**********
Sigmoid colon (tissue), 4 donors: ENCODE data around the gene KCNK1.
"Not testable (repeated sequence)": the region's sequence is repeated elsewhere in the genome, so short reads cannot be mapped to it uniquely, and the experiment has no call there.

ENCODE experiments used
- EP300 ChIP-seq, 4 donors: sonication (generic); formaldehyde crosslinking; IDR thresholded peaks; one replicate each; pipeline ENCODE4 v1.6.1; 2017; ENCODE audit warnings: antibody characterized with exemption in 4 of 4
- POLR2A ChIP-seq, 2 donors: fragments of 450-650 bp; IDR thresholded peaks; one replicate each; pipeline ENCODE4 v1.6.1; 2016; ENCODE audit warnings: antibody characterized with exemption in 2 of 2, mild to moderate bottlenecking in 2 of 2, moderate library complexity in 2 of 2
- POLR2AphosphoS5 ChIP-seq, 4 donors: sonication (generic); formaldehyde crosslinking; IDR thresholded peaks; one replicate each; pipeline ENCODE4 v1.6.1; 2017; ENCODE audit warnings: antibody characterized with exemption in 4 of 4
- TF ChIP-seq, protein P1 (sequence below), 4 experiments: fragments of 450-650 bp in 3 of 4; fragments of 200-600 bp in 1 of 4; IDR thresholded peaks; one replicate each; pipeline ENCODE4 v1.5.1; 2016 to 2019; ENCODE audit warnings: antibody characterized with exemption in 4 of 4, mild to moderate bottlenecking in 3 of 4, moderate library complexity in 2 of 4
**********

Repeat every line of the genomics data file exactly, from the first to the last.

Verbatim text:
Sigmoid colon (tissue), 4 donors: ENCODE data around the gene KCNK1.
"Not testable (repeated sequence)": the region's sequence is repeated elsewhere in the genome, so short reads cannot be mapped to it uniquely, and the experiment has no call there.

ENCODE experiments used
- EP300 ChIP-seq, 4 donors: sonication (generic); formaldehyde crosslinking; IDR thresholded peaks; one replicate each; pipeline ENCODE4 v1.6.1; 2017; ENCODE audit warnings: antibody characterized with exemption in 4 of 4
- POLR2A ChIP-seq, 2 donors: fragments of 450-650 bp; IDR thresholded peaks; one replicate each; pipeline ENCODE4 v1.6.1; 2016; ENCODE audit warnings: antibody characterized with exemption in 2 of 2, mild to moderate bottlenecking in 2 of 2, moderate library complexity in 2 of 2
- POLR2AphosphoS5 ChIP-seq, 4 donors: sonication (generic); formaldehyde crosslinking; IDR thresholded peaks; one replicate each; pipeline ENCODE4 v1.6.1; 2017; ENCODE audit warnings: antibody characterized with exemption in 4 of 4
- TF ChIP-seq, protein P1 (sequence below), 4 experiments: fragments of 450-650 bp in 3 of 4; fragments of 200-600 bp in 1 of 4; IDR thresholded peaks; one replicate each; pipeline ENCODE4 v1.5.1; 2016 to 2019; ENCODE audit warnings: antibody characterized with exemption in 4 of 4, mild to moderate bottlenecking in 3 of 4, moderate library complexity in 2 of 4